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Scene & Heard

Pope joins the Arcitype in STL GLD

“I want to be seen as an artist, but I also want to be seen as a really, really good MC,” says Moe Pope (right), with the Arcitype (Janos Fulop).Suzanne Kreiter/Globe staff/Globe staff/file

Looking over his discography, you might suspect that Moe Pope has commitment issues. Over the course of his career, the Roxbury-born MC has worked in two groups (Electric Company and Project Move) and recorded full-length albums with three producers — the last of which, “My Monday Morning Music,” a joint project with producer the Arcitype under the name STL GLD, arrived in stores this week. And that list doesn’t include a Depeche Mode-influenced remix album or Pope’s unique live performances with his amorphous backing band, Quills. In short, the guy gets around.

In finding the Arcitype, born Janos Fulop, Pope thought he had the ideal collaborator with whom to shift gears from his recent output. The two met while Fulop was mixing “Let the Right Ones In,” the second of Pope’s two critically acclaimed albums with producer Rain. On hearing Fulop’s beats, Pope decided his bright, clean sound could balance the heavy pathos and punk-rock aesthetic that fueled “Right Ones.”


“He had said to me initially, ‘Look man, I just came off of “Let the Right Ones In,” and that was a pretty brooding album. I kind of want to be happy for a little while,’ ” says Fulop with a laugh, seated inside the control booth at the Bridge Sound & Stage in Cambridge. He and Pope will celebrate the album’s release with a show at Brighton Music Hall Friday.

For a while, it worked: You can virtually hear the dark clouds retreating on songs from their earliest sessions, as embodied by the warm synth tones of “Sunrise,” the euphoric pianos of “Rock Me. Pt. 3,” and “Evryday,” a powerful reaffirmation of community in the guise of a seven-minute improv jam. The music is reflected in the lyrics, favoring a more direct and articulate approach over the abstract imagery prevalent on “Right Ones.”


“I think that I tried to take as hard of a left turn as I possibly could from that record to this one, but still stay true to who I am at the end of the day,” says Pope. He admits that recording in a studio frequented by the likes of Termanology, Reks, Slaine, and other top local lyricists stoked his competitive edge. “I want to be seen as an artist, but I also want to be seen as a really, really good MC. I don’t want people to get lost in that. So if I can mix a little bit of my artistry from ‘Let the Right Ones In’ and come to this and maintain that — I’m trying to be a better MC and get back to where my focus was when I started.”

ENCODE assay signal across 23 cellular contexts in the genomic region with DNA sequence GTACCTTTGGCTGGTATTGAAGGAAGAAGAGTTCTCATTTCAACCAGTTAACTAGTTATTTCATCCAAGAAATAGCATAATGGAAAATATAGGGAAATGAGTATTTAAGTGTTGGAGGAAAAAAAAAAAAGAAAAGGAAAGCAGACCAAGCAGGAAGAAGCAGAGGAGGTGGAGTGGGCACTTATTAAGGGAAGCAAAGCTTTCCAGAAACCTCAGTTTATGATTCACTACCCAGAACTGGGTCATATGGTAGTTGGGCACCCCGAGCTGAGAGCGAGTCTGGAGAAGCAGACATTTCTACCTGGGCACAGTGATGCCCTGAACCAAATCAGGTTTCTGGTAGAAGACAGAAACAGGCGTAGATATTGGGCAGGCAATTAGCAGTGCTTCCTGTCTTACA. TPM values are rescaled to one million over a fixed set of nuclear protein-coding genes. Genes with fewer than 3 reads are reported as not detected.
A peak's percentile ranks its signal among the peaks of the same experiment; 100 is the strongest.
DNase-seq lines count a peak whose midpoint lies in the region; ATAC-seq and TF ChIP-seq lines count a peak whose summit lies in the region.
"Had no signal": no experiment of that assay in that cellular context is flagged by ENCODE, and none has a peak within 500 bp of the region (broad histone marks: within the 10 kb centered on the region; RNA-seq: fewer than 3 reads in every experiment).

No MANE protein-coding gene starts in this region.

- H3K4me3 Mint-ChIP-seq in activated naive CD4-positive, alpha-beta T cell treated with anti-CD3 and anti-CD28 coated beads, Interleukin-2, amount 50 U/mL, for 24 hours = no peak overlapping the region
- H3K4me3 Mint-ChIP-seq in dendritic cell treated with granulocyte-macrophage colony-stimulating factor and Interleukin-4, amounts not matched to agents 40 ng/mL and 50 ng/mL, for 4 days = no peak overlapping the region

Like Pope, Fulop had to make his own adjustments in stepping in for Rain. “It was daunting,” he says. “There is this built-in thing of, ‘I’m now the new guy, I hope they like the new guy!’ Because I was a fan of it too, and I don’t want to destroy something that I’m a fan of. That’s kind of a scary place to be in some ways.”

After the initial learning curve was overcome, the pair began to shape the polished sound of their new group, its name a play on a line from one of Pope’s favorite films, “The Outsiders.” Then as Fulop was skimming through potential instrumental tracks, Pope stopped him on one that caught his ear, and started writing. That song would eventually become “Bastard,” a vividly detailed and personal story about an abusive father.


“We did ‘Bastard,’ and that was the song where we felt we had something dope,” says Fulop. “Everything we had done up to that point had been very upbeat and jovial. We did ‘Bastard’ and then it was like, we have to put this on the record, but we can’t just throw that in there.”

“I heard that beat, and I was thinking about something that day, and I wrote about that,” says Pope. “It’s not like I want to tell my story in that way sometimes; it’s just what it is.”

From there, the album’s soft edges got a bit sharper. Reks and Rusty Juxx added their lyrical menace to “Zombies,” while “Overdose” and “Farewell” continue the introspective theme from “Bastard.” Fulop recalls, “It was in one little spurt that we got three or four songs that really changed the record, and it’s because we hit that stride and caught that moment.”

In the end, STL GLD’s “My Monday Morning Music” emerges as possibly the most well-balanced release in Pope’s catalog. Like the day referenced in its title, the emotions the album conveys waver between brilliantly optimistic and crushingly morose, depending on how you encounter it.

“I wanted to do a nice, simple hip-hop record where I’m just spitting and the beats are playing and that’s it,” says Pope with a laugh. “It turned into something else.”



The Boston Urban Music Fest makes its anticipated return to City Hall Plaza after a two-year hiatus on Aug. 24 at 2 p.m., where headliner Talib Kweli will be joined by a roster of local stars including Shea Rose, Clinton Sparks, Dutch ReBelle, Latrell James, Mr. Fritz, The Floorlords Crew, and Berklee’s J. Dilla Ensemble. . . . A special note of condolence to the family and friends of Glenn Jackson, a beloved personality in Boston’s hip-hop scene, who died last month at 27. Noted for his booking and promotion work with Leedz Edutainment, Jackson was honored on Thursday night at the Middle East in Cambridge, where he spent much of his time, with a tribute concert that featured Cam Meekins, Rite Hook, and several other noted Massachusetts rap artists, with all proceeds donated to Jackson’s family.

Martín Caballero can be reached at caballeroglobe@gmail.com. Follow him on Twitter @_el_caballero.